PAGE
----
Krugersdorp - Lexus's 8AR-FTS turbocharged 2,0-litre engine has now found its way into the striking RC as a softer and more affordable alternative to the RC 350 F-Sport. From dodging fearless warthogs to slipstreaming the construction trucks of Krugersdorp, it didn't take long to realise that the RC 200t has as many ups as it does downs in terms of its goal of being a proper grand tourer.
What is it?
The RC 200t makes use of the new engine – the same that has been employed in the NX, GS and IS models previously tested by us – and also features a little less kit than the range-topping RC 350 F-Sport. With 180 kW and 350 N.m of torque being delivered to the rear wheels of the hefty coupe, its main goal isn't to be a hardcore, track-oriented machine, but rather an executive daily drive with somewhat of a sporty element to it; a philosophy that its predecessor, the SC, also possessed.
With CAR magazine concluding that the RC 350 F-Sport falls short of exciting in terms of dynamics, I made sure not to approach this latest experience expecting a performance car, but rather a soft grand tourer. Indeed, with only three F-Sports sold across South Africa in the month of June, one has to ask whether this car is worth the effort for Lexus or whether the 200t variant will serve to broaden the coupe's appeal.
The RC 200t looks virtually identical to the F-Sport model, both inside and out. With plenty of sharp, jagged lines, there's no denying that it stands out from the crowd, but it can come across as a little too aggressive for a car that's aimed at the more conservative driver. It's also not a design improved or ruined by a specific colour, although with just six fairly ordinary hues from which to pick, there aren't many bad decisions to make in this case. Something that does impact the visual aesthetic of the RC 200t are the arguably undersized 18-inch wheels, however these do add to the car's high level of comfort. In terms of interior equipment, the RC 200t misses the electronically adjustable steering column and rain-sensing wipers of the RC 350 F-Sport.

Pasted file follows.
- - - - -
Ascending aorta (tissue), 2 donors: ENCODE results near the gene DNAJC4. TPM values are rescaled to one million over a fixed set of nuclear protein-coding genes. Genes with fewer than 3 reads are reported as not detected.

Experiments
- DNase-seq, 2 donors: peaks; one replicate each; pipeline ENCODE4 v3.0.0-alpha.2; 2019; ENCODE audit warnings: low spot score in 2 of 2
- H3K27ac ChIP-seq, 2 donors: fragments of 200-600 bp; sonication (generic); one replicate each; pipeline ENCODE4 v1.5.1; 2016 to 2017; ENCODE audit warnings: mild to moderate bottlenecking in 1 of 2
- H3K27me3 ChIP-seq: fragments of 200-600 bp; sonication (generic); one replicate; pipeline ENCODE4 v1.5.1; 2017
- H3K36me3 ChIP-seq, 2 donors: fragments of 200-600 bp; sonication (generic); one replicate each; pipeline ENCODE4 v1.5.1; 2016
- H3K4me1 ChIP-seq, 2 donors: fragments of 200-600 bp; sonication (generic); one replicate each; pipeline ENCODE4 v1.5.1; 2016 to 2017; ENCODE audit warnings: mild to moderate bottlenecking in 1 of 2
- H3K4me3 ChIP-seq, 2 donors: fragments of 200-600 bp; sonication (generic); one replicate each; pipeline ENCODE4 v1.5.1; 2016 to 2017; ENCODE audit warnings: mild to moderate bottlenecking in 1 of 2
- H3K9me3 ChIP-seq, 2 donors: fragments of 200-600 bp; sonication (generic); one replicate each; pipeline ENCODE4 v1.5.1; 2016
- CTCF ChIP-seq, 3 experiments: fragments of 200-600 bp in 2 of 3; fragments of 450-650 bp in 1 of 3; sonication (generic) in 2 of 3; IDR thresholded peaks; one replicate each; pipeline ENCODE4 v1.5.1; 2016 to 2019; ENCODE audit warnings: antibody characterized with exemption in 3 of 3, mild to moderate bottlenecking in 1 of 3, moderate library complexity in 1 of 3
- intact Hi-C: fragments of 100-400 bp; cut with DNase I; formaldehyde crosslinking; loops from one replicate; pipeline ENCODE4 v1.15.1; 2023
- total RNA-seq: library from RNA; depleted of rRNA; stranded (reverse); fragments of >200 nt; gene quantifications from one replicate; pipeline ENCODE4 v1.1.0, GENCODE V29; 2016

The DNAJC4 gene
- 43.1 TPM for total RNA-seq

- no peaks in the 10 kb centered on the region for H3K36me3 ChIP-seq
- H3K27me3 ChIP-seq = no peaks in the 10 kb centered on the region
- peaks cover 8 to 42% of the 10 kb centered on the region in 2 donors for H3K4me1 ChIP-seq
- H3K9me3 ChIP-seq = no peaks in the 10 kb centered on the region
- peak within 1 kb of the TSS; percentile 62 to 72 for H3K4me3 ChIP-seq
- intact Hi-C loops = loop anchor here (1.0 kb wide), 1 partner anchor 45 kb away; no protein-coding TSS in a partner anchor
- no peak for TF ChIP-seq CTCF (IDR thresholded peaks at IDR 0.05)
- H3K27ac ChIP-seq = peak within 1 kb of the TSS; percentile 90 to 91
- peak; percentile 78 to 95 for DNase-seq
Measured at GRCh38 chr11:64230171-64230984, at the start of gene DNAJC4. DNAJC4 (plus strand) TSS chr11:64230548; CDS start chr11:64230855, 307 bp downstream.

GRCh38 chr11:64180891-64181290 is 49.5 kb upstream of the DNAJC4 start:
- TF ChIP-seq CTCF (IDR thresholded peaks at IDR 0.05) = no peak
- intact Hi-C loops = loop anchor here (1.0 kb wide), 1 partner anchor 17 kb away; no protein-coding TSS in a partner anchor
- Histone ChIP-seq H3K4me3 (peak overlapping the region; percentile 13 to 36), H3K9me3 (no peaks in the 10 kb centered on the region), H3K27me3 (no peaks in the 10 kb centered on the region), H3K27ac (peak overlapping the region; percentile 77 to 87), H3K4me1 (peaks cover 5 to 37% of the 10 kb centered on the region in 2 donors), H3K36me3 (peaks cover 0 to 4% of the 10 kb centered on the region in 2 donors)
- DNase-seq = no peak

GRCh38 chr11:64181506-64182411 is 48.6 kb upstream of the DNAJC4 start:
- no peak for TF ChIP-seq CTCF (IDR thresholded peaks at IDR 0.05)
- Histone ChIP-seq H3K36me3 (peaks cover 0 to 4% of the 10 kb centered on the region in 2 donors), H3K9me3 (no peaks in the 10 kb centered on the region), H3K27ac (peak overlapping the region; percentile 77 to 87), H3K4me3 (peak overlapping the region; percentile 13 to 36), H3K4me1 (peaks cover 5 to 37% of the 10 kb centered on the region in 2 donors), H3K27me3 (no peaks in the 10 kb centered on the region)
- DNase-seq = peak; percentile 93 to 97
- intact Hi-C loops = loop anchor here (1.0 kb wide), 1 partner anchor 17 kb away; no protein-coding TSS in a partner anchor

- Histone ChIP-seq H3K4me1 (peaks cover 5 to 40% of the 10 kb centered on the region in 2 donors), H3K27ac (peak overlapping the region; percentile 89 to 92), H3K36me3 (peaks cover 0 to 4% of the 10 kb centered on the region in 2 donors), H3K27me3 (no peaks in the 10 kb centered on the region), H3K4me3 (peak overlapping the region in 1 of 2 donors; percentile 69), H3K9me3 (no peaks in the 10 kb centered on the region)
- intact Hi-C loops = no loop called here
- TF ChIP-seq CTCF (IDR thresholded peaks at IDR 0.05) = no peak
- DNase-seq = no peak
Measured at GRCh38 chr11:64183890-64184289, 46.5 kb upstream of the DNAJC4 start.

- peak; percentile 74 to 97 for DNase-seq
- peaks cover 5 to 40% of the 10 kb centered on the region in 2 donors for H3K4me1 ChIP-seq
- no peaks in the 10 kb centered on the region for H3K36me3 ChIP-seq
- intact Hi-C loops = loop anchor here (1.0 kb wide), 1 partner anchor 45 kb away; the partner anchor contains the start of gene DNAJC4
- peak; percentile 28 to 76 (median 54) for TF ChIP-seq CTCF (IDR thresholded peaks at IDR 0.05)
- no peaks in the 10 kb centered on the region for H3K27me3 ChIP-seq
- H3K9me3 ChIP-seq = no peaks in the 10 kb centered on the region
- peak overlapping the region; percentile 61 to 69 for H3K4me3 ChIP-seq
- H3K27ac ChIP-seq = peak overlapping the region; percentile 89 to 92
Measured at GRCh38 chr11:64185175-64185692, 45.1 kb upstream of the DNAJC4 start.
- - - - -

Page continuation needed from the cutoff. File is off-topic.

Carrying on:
The RC 200t makes use of fewer electrical assists than the F-Sport. The artificial intelligence-shift control, four-wheel steering, variable gear ratio steering and adaptive variable suspension are not available, but seeing as it's 53 kW and 28 N.m down on power from the F-Sport, these assists aren't sorely missed (particularly if you exclude the variable gear ratio steering). Being the EX trim, it is far better equipped than a standard BMW 430i or Mercedes-Benz C300 Coupe, which are cheaper at base price but once specced to the equivalent trim become about R50 000 more expensive than the
RC 200t's asking price of R699 100.
The most exciting part of being in the RC 200t was that split-second in slow motion in which I pondered whether my co-driver would be able to avoid the nonchalant warthog crossing the road as we approached it at highway speeds. A progressive dab at the brake pedal followed by a composed change in direction to the left found the RC 200t cross halfway onto the gravel before accelerating back onto the tarmac as the hog continued its journey across the road, almost as if the whole thing never happened.